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Fig 1. Lyre-shaped comb from Praeneste in Italy - now at the Villa Giulia Museum in Rome.

Another approach was to do something with the central area. This is the band between the two rows of teeth which is sometimes decorated with cordons and grooves. Experimentally such ornamentation proved extremely easy to make. Boxwood, and practically all wooden combs in antiquity were in this wood, is extremely homogeneous and has a natural excellent finish. Cutting a groove or two with a small saw, or raising a cordon proved to be very simple operations. On the other hand alternative forms of ornamentation like fine marquetry, or a dedicatory inscription in openwork (Fig 2) certainly betray a very expert hand, very possibly of a worker in ivory as well as in wood.

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Fig 2. Comb with openwork inscription from the Crimea.

A different approach was to use two craftsmen instead of one, a combmaker and a metalworker for instance. There is only one known example (from Carlisle with an early 2nd century date) and what is most interesting, the artefact in question was undoubtedly meant for show: with teeth barely 7mm, long it could hardly be of any use to anyone. It must have looked quite a sight on the lady's dressing table, though. The ends have a fretted design, on one side it is all chip carving, while on the other three bronze plates embossed with classical scenes, take up practically all the space.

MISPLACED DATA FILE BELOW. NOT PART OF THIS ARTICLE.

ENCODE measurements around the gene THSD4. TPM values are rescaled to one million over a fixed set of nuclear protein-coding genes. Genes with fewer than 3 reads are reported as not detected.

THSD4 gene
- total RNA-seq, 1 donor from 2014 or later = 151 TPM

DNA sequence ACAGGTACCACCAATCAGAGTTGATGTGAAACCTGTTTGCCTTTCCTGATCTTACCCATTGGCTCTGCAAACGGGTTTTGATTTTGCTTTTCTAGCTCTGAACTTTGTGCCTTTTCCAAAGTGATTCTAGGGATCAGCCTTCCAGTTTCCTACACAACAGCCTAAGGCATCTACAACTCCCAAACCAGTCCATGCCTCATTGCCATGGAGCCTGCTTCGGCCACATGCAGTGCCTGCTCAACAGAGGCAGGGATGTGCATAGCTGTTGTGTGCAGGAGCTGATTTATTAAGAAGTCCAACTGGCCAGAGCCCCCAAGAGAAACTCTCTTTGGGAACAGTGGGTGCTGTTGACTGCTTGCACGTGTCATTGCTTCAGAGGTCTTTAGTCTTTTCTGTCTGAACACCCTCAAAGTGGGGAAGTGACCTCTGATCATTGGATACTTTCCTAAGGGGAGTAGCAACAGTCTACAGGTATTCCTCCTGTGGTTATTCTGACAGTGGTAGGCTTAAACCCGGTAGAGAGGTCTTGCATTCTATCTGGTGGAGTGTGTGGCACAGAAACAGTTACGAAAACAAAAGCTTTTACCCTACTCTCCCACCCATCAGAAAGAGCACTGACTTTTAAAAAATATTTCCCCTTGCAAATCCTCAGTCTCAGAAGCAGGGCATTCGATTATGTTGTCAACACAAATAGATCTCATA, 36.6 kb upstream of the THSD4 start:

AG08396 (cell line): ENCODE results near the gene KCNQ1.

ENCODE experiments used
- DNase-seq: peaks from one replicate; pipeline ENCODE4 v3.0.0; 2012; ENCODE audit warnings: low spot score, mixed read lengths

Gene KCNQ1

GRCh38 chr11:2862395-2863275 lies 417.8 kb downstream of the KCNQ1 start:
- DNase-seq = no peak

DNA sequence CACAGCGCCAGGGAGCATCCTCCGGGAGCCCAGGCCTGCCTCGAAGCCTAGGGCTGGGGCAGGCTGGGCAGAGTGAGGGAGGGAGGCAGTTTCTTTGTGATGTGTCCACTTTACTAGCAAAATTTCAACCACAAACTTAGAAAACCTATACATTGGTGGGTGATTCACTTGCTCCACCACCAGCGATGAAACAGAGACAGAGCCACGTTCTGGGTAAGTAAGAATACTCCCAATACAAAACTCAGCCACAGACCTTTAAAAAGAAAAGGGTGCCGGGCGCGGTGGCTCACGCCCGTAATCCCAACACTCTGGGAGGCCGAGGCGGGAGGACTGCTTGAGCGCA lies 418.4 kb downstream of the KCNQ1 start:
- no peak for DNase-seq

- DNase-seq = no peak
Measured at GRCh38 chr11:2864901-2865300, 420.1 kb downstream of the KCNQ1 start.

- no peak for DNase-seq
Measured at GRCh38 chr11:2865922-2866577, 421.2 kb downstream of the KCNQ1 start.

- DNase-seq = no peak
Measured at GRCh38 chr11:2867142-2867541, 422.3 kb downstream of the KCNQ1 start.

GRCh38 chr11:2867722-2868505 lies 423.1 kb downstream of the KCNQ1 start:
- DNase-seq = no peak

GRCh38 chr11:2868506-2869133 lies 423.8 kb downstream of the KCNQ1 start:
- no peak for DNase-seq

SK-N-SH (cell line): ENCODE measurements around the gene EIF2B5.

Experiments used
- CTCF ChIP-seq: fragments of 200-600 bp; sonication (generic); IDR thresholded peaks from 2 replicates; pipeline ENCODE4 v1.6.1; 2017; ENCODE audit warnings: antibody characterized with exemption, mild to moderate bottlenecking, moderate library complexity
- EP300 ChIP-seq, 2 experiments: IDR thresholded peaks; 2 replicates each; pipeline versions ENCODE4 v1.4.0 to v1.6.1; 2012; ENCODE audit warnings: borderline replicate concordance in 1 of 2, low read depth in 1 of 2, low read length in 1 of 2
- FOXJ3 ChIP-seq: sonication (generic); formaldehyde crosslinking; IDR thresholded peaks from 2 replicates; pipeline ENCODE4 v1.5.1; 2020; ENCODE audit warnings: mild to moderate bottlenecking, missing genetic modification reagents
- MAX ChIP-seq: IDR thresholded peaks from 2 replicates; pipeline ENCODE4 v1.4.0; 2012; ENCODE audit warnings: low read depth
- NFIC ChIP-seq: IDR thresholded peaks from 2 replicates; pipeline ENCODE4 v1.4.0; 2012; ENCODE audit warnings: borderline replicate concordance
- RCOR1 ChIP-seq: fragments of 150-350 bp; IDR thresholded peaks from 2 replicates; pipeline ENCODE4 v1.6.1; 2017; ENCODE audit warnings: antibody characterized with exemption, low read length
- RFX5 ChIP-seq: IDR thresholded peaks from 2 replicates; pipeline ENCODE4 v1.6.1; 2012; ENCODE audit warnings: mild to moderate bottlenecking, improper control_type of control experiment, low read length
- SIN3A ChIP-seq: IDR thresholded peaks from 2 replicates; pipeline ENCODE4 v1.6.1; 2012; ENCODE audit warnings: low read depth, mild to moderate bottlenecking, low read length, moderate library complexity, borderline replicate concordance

The last on my list, the one that may have been the ultimate statement of what the well-to-do could afford, is distinctly underwhelming in the simplicity of its design (Fig 3). In this particular case there are no fancy shapes, no decorative tours de force. Cyparenis' comb may be plain, though quite elegant, but it was certainly not within everyone's reach because of the size of the raw material required. As stated above Roman wooden combs were made in boxwood and this one was no exception. There are 12 instances of this design all from Britain and they are all in that material.

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Fig 3. The stele of the hairdresser Cyparenis.

The only complete one is from London: it is 190 mm long with a maximum width/length ratio of approximately 1:3, like the comb on the stele. Since combs are always manufactured with the grain in the direction of the teeth, this specimen must have required a piece of boxwood with a width in the excess of 200 mm. Finding such a billet cannot have been easy.
For a start, boxwood in antiquity was not as wide spread as it is nowadays, since it has been propagated for ornamental purposes. Its main growing areas were the Pyrenees, the western slopes of the Alps, Corsica and the southern shores of the Black Sea. Secondly its growth rate is painfully slow: the slower the growth, the better the quality of the wood.
The analysis of a batch of boxwood logs from the Comacchio wreck (dated to the end of the 1st century BC) gives an idea of what sort of tree had to be felled to make Cyparenis' comb. The logs are the right size, between 150 to 220 mm in diameter. The ring count gives an average growth of 276 years with a maximum of 513, for a 170 mm diameter. The logs originated all from the same stand, which had apparently been managed to produce the best material, ie straight, with no knots. It is hardly surprising that wood of that quality was the object of long distance trade, in this case, from the Pyrenees to Italy. It is the people in whose circles a professional hairdresser like Cyparienis moved who could afford it.